In operation, the inlet 36 of the inductor housing 32 of the inductor assembly 10 receives the forced air stream from the forced air source 20. The nozzle regions 46 of the series of inductor segments 34 guide the forced air stream in path toward the pile of product delivered from the storage hopper 18. The forced air stream strips away product from the pile of product into suspension in the forced air stream, and the storage hopper 18 replenishes product to the created cavity in the pile of product. The closer to the bottom of the inductor housing 32 that the product is stripped away, the more quickly the product is replenished.
If the forced air stream velocity falls below the carrying velocity of the product, any seed particles that had been entrained into the slow flowing air stream fall out of the airflow and are dropped back into the pile of product. Thus, the seed particles are picked up and carried by the air stream only when the velocity of the forced air stream is above the minimum carry velocity, thereby allowing the forced air stream to flow without transporting any entrained product into the product tubes 48 and 50 of each inductor segment 34.
The distribution or receiver header 26 splits the combined stream of air and product among multiple receivers 30. As an alternate configuration, the combined stream of air and product may be sent directly to the receivers without being split. The receivers 30 are designed to separate the product the forced air stream and product and allow the forced air to readily escape when the level of product is below a predetermined vent level, and limits the amount of the forced air stream to escape when the product level is above the predetermined vent level. The more steady that a rate of the product is induced into the forced air stream, the more reduction in plugging opportunities in the distribution lines 24 and the greater the efficiency of the forced air source 20.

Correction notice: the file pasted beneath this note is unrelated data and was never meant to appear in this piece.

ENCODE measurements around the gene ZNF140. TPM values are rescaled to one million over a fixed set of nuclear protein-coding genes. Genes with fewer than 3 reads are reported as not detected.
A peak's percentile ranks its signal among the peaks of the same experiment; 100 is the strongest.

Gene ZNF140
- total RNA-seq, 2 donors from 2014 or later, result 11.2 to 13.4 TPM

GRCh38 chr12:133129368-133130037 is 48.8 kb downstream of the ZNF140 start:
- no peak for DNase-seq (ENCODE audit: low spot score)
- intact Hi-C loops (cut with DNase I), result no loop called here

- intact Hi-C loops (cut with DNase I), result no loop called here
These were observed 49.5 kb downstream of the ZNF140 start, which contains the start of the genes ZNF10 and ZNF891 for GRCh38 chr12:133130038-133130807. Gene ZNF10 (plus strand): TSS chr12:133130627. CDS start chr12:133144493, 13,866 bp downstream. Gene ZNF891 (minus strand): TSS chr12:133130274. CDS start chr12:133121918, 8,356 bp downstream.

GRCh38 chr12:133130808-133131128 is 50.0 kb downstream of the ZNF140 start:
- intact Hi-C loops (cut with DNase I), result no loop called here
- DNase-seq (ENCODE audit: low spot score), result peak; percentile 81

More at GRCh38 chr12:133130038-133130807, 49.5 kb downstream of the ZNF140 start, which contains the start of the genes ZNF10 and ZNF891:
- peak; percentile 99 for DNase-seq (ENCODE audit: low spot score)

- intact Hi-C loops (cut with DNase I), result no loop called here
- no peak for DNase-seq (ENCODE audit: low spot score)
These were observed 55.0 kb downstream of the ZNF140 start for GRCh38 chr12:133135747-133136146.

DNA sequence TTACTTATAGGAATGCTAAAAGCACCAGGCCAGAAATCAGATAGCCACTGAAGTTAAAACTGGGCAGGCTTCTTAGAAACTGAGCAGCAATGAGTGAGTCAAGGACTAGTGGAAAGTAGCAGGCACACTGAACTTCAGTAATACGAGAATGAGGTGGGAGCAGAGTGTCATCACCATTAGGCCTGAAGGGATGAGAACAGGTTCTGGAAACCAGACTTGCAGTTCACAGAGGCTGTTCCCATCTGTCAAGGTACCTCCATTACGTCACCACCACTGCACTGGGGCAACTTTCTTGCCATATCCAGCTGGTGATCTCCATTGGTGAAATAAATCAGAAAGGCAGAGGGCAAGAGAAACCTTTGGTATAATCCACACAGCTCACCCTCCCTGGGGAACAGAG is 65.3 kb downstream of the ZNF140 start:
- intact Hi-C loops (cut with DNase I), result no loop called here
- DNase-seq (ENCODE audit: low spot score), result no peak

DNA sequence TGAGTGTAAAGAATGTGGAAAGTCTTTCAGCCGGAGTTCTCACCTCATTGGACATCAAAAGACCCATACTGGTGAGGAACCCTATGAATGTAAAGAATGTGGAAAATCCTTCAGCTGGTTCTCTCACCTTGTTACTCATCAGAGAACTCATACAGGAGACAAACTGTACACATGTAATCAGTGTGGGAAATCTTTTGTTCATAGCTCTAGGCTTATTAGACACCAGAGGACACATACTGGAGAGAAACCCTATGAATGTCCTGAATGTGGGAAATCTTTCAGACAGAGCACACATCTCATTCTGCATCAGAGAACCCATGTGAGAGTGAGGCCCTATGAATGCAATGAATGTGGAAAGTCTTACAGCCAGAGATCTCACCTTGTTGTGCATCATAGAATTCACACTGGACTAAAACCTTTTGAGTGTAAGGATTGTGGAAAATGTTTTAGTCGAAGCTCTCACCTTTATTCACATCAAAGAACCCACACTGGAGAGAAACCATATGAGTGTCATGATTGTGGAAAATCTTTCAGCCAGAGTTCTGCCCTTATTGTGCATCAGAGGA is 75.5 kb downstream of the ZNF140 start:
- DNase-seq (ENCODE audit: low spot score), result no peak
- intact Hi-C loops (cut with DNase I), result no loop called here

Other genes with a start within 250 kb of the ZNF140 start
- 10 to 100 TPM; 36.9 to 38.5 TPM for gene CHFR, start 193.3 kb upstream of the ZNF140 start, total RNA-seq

The inductor housing 32 has air inlet 36 that receives the forced air stream. The air inlet 36 is in flow communication with an upper air inlet 36(a) and a lower air inlet 36(b). In accordance with one preferred embodiment, a cover plate 60 is removably mounted to the inductor housing 32 by fasteners 62, which in the illustrated embodiment are wing nuts although; other types of fasteners may be used. When the cover plate 60 is removed, a restrictor plate 64 is exposed, as shown in
With additional reference to
It will be appreciated that the orifice plates may be machined with the product tube inlets or may take the form of a separate component that is fitted within the inlets. In one preferred embodiment, the inlets have a seat against which the orifice plates sit and a suitable sealant or other fastening means is then used to secure the orifice plate in place. Additionally, it is contemplated that the orifice plates may be removed and replaced with other orifice plates having differently sized openings to change the flow rate through the product tubes.
The embodiment of the inductor assembly 10 described above is described in combination with the standard air cart 14 having the hopper 18 and the pressurized air source 20. Although the above-description referred to the inductor assembly 10 combined with an air cart 14, it is understood that the inductor assembly 10 of the present invention is adaptable for use with a stand-alone blower and product storage tank or vessel, as well as adapted for incorporating with other types of agricultural implements. Furthermore, the above-described embodiment of the inductor assembly 10 of the invention can be constructed integrally with an air cart 14, or as a modular unit that can be coupled to a standard air cart structure to convert the air cart 14 into a inductor-type of planter.